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Author Topic: Highland park  (Read 2671 times)

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55fossil

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Re: Highland park
« Reply #15 on: December 25, 2018, 04:32:25 PM »

    Last year I ordered parts for two old saws from the new HP.  Everything was received in less than 2 weeks. I called in the order and all went really smooth. I have heard more good than bad about new HP equipment.
    Lortone:  I have worn out a couple 18 inch Lortone saws, 1970 era builds. They were great for the money.  Never had a saw yet that did not wear out split nuts. They are meant to wear out so your shaft and motor do not.
    Same shi.. with cars, phones and other new equipment.  Build it cheap, quick and light weight. Low bid gets you .....   right.  So, I am glad the New HP at least kept the design.  And guess where the metal came from to build your car, refrigerator, and other stuff.  Maybe you got lucky and got some metal out of Cascade Steel that recycles old American steel into new American steel but not likely.
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Slabbercabber

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Re: Highland park
« Reply #16 on: December 26, 2018, 06:27:53 AM »

Some steel used here comes from China but it is universally poor quality and manufacturers are very careful about where they use it;  Stressed and wear parts are never made from Chinese steel in this country.  Even in China steel is imported for high quality products.  Castings from China are also total crap.  They just haven't figured wout how to build metal processing equipment.  At to those split nuts, if they are brass, they are not the same as the Original Highland Park parts.  The originals were bronze.  That is a huge difference in wear resistance.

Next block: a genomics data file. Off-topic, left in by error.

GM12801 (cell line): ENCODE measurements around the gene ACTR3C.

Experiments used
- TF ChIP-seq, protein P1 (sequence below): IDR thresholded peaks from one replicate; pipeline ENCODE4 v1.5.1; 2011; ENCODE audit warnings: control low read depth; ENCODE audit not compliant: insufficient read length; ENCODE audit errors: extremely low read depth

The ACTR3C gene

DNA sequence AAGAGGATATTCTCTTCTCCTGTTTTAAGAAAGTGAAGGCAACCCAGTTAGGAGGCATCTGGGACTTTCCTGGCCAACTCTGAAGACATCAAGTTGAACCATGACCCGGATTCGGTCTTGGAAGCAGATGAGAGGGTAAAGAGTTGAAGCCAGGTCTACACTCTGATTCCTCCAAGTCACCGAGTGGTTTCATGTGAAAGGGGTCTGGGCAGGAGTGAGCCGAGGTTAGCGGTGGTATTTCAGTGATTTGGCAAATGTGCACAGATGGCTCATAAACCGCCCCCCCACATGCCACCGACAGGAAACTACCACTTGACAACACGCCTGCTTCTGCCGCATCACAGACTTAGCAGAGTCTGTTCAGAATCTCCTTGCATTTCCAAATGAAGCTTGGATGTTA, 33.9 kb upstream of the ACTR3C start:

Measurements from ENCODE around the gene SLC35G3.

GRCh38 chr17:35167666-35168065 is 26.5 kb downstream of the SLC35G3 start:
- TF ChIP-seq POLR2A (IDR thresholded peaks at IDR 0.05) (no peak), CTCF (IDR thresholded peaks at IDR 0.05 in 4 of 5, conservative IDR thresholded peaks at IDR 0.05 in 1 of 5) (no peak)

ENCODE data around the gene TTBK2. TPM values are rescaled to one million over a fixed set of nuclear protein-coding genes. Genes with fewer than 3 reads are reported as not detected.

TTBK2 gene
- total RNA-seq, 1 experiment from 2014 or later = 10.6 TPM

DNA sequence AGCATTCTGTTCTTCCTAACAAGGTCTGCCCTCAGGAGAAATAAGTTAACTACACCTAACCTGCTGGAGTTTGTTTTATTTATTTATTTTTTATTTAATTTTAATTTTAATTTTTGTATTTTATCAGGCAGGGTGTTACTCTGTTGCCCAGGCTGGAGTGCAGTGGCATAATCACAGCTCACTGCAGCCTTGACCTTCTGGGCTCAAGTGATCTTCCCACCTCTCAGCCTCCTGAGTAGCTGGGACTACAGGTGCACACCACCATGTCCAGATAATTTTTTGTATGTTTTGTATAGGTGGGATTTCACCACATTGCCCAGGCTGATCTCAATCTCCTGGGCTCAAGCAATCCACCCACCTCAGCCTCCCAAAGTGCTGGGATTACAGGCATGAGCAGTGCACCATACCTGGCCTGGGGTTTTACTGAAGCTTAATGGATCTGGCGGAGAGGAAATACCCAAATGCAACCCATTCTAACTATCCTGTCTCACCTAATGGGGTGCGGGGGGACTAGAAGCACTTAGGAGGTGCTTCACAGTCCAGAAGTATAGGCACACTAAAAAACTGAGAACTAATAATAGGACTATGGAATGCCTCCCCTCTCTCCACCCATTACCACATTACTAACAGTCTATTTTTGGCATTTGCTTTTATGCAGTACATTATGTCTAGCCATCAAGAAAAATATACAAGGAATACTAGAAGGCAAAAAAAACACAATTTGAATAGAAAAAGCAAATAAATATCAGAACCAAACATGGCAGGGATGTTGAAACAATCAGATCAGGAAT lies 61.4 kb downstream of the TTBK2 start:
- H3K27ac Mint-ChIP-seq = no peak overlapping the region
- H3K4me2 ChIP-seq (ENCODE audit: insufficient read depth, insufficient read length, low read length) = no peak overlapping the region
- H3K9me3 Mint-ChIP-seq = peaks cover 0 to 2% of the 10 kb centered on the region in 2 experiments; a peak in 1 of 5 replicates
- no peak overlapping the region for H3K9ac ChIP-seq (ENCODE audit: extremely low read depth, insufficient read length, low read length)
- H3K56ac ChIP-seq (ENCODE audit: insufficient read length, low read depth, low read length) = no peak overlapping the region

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Downwindtracker2

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Re: Highland park
« Reply #17 on: December 26, 2018, 10:22:04 AM »

I hate to disabuse you of that notion that stressed steel parts aren't made of Chinese steel. I worked in a wire mill. One of the products was precast concrete strand. It's the stuff that reinforces those concrete overpass beams. Because Chinese rod was so cheap,(Chinese government subsides) even with the down time from process breakages , Chinese 1080 was used, it was cost effective. Chinese strand imports (even greater Chinese government subsides) pushed us out of the market and the plant closed down. I retired. Think of that when you drive on the freeway.

When we made wire for aircraft carrier cable, we used Japanese steel, and only with certain batches. Batch to batch, steel quality will vary.  Mind you over half the batches of Kobe Steel were allowed.

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55fossil

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Re: Highland park
« Reply #18 on: December 26, 2018, 12:02:23 PM »

    Back in the day, 1980's, I worked in metallurgy, ie Eddy Current non-destructive testing of steel for industry. Steel for bearings, camshafts, transmissions and more. I will say " some companies" did test the crap out of our steel for some products. The fun of watching red hot steel flying over your head while it went from 8 inch square to 1/4 inch rolled wire is hard to describe. All it took was good management or a bad lawsuit and industry would start testing. Yep, USA Steel and it had defects too. Pretty sure we still test important stuff before it goes into cars and planes. You can usually have cheap or good, rarely both. Not sure how much testing anyone would do for a 10 dollar cast iron part for a rock saw?????
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ivanhoe